So I have this reputation, let’s say, as someone who’s efficient. I can do stuff. I’m capable and sensible.
It’s all a sham.
Someone capable and sensible and efficient would not find themselves driving the same 15km stretch of road FOUR times in an hour – yes, that’s twice in one direction and twice in the other direction – because they trusted technology over just flippin’ looking at a map before they left, would they? Especially not when the technology had already proved itself to be somewhat untrustworthy.
And yet, in spite of my failings, I managed to get myself to Italy and back, to find where I was going, to catch my flights as scheduled, check into my hotels as planned, and not leave anything behind.
I did somehow forget to pack deodorant, but that’s what the supermercato is for.
Most of my hilarious travel stories involve how the satnav sent me the wrong way, and those stories don’t really have much of a shelf life so I’m not sure how many of them I should trot out now. The rest of the time … well, I spent three days travelling for 48 hours of fun, and it was well worth it.
There was this other time, though, which I will illustrate with some diagrams I drew in my notebook on the flight home, the better to remember.
Quite often in dreams I have a stressful situation where I’m driving but I can’t keep my eyes open, or I can’t see properly, or I’m somehow hampered by having to drive from the back seat or the passenger seat, or I can’t operate the pedals. And sometimes I end up precariously dangling over precipices or teetering on the edge of canyons in vehicles. All fairly standard stuff. I never actually die, though sometimes I damage the car and am always relieved on waking to remember I didn’t.
So there I was on Friday afternoon, after a lovely lunch with my sister-in-law and her friend, and I had to find my way back to the main road I’d come off, for the last half hour or so of my journey to the wedding venue. Of course, I should just have turned around and gone back the way I’d come, but instead I thought I’d give the sat nav a try. I turned it on and programmed in the name of the town I was going to. It seemed to recognise it, so I set it down and started driving, anticpating the soothing voice of the nice lady who would tell me which way to turn. The nice lady spoke up, but in Italian. I wasn’t expecting that, because the on-screen instructions had been in English, but I gamely decided I could try. I know my sinistra from my destra.
She said something I didn’t quite understand. I decided maybe it was “Go straight on” so I went straight on. She said it again and I couldn’t help thinking it was more likely “Turn around when you can”, so with a bad grace I turned around and went back the way I’d come. Then she had me turn right, and left, and right again, and soon we were deep in the zigzags of the little town. Clearly, on paper this was the most direct route to wherever she thought I needed to be, but the map did not take into account the elevation. The map looked like this:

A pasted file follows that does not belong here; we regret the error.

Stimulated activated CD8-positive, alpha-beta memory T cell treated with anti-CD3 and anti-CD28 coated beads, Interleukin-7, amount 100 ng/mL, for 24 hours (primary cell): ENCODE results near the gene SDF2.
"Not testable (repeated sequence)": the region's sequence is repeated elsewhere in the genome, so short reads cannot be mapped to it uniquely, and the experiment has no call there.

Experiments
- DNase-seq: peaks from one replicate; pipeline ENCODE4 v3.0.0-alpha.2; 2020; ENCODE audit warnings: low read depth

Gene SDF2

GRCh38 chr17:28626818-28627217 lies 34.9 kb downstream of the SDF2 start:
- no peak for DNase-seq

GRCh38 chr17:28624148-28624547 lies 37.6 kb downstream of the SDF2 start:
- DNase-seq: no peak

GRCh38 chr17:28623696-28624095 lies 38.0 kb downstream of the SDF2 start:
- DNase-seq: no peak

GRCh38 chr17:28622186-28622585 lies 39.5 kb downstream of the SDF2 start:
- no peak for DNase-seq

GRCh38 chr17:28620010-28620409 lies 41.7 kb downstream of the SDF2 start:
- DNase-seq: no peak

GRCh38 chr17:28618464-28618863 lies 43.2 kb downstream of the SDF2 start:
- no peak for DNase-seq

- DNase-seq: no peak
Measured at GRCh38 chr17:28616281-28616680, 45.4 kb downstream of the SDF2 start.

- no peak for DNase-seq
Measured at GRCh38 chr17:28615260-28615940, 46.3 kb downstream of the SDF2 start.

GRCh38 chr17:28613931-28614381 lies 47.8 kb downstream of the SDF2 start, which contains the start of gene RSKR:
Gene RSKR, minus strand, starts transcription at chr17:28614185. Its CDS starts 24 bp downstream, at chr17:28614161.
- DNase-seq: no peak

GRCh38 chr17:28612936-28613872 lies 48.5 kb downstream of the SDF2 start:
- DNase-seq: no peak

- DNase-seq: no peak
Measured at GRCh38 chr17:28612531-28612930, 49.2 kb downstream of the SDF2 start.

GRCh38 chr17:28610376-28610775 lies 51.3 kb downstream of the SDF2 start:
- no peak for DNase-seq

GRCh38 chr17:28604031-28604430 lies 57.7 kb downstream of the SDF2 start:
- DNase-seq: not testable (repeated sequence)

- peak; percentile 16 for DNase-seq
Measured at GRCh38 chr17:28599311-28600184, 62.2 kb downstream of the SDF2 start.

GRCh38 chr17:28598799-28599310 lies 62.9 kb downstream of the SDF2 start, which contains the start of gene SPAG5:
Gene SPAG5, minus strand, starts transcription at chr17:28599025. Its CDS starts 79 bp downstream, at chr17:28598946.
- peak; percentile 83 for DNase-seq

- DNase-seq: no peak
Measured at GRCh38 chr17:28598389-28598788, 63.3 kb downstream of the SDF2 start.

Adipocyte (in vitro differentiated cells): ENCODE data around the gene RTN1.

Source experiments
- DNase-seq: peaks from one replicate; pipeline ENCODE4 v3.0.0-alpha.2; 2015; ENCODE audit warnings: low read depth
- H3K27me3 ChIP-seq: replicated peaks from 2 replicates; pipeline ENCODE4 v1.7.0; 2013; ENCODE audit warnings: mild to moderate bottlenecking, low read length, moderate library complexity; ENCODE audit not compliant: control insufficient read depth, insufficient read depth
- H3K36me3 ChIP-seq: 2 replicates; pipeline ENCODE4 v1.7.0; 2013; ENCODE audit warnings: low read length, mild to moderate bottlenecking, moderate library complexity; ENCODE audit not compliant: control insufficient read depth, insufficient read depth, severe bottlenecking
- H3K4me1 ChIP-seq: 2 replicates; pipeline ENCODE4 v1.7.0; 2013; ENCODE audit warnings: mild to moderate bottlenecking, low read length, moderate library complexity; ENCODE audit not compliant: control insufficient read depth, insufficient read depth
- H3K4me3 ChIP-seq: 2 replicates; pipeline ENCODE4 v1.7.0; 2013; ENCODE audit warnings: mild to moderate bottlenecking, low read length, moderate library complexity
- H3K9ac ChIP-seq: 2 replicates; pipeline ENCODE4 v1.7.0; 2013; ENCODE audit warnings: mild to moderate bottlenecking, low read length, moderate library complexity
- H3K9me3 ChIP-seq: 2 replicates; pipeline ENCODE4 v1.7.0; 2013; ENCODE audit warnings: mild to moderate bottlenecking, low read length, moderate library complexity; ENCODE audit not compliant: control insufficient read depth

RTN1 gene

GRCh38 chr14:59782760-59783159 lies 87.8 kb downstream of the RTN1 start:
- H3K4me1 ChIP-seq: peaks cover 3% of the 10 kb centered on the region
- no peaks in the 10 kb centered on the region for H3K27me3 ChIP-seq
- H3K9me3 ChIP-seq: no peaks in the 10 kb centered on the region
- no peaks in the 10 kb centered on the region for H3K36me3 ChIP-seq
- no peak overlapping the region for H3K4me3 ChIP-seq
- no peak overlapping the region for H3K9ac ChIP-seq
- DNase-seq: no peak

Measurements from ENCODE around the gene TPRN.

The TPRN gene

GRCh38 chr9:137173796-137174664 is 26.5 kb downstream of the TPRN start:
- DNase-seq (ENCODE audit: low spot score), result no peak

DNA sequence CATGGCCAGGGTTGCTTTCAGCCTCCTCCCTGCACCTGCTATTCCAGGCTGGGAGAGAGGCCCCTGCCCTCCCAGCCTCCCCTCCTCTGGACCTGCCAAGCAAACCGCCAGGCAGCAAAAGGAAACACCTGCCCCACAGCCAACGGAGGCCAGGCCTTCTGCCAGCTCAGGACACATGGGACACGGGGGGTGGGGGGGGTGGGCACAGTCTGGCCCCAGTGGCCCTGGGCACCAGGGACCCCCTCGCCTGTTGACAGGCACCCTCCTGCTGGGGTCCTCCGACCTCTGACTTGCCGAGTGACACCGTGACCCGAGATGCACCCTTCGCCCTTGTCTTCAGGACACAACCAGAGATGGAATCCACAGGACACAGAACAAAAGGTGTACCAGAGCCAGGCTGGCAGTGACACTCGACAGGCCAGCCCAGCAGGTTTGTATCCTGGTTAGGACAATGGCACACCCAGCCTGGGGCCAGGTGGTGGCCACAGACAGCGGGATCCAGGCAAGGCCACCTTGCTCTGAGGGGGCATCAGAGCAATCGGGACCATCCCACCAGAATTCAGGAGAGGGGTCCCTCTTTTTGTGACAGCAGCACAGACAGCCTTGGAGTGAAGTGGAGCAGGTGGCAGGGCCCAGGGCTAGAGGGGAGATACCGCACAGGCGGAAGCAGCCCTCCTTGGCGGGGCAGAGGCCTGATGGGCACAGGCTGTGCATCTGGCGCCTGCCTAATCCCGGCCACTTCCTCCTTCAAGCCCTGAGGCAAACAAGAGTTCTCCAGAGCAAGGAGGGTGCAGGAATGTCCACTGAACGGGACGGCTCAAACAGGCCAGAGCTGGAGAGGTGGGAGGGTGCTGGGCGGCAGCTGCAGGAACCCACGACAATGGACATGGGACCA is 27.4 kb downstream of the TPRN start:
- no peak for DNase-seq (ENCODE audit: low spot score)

But if you could have seen the elevation, it was more like this:
Straight up one side of the hill, around in a big sweep to where I could admire the lovely view over the lake – that’s nice, I thought vaguely, not looking, as I gripped the steering wheel gamely and forged ahead down an increasingly narrow road – and down again, via some hairpin bends on roads that were not wide enough for my modest rental car (a Ford Fiesta; but a Fiat 500 would have been ideal here) to make the turn in one go.
And so it was that I found myself in a dreamscape, but not the good sort. I came slowly halfway around a hairpin bend and stopped, facing directly into a foot-high wall that offered scant protection from the sheer drop to the road below on the other side. In front of me was, once again, the beautiful vista of the lake. Once again I was not really appreciating it. “I’ve dreamed this,” I said out loud, with just an edge of hysteria. The challenge, I could tell, because I’m SMRT that way, was that this time I didn’t have the option of floating gently to the ground, or waking up, so I just had to pull the handbrake, push the gearstick firmly into reverse, rev until I felt the catch, and back up a bit. Reverse hillstarts, with an option of Death, in a rental car I mustn’t scratch, I thought: my favourite thing. Then forward, then back, lather rinse repeat, until the car was facing the right way. And on down, effing and blinding at the nice insane Italian lady in the sat nav who I would never listen to again.
Not, at least, until two days later when she disgorged me onto the wrong motorway, in the wrong direction, 200 km from the programmed endpoint, and blithely commented – in English, because I fixed that – “You have reached your destination. Please turn around.”
Here’s a nice picture of the lake in question. I took it from the bottom of the hill, not the top.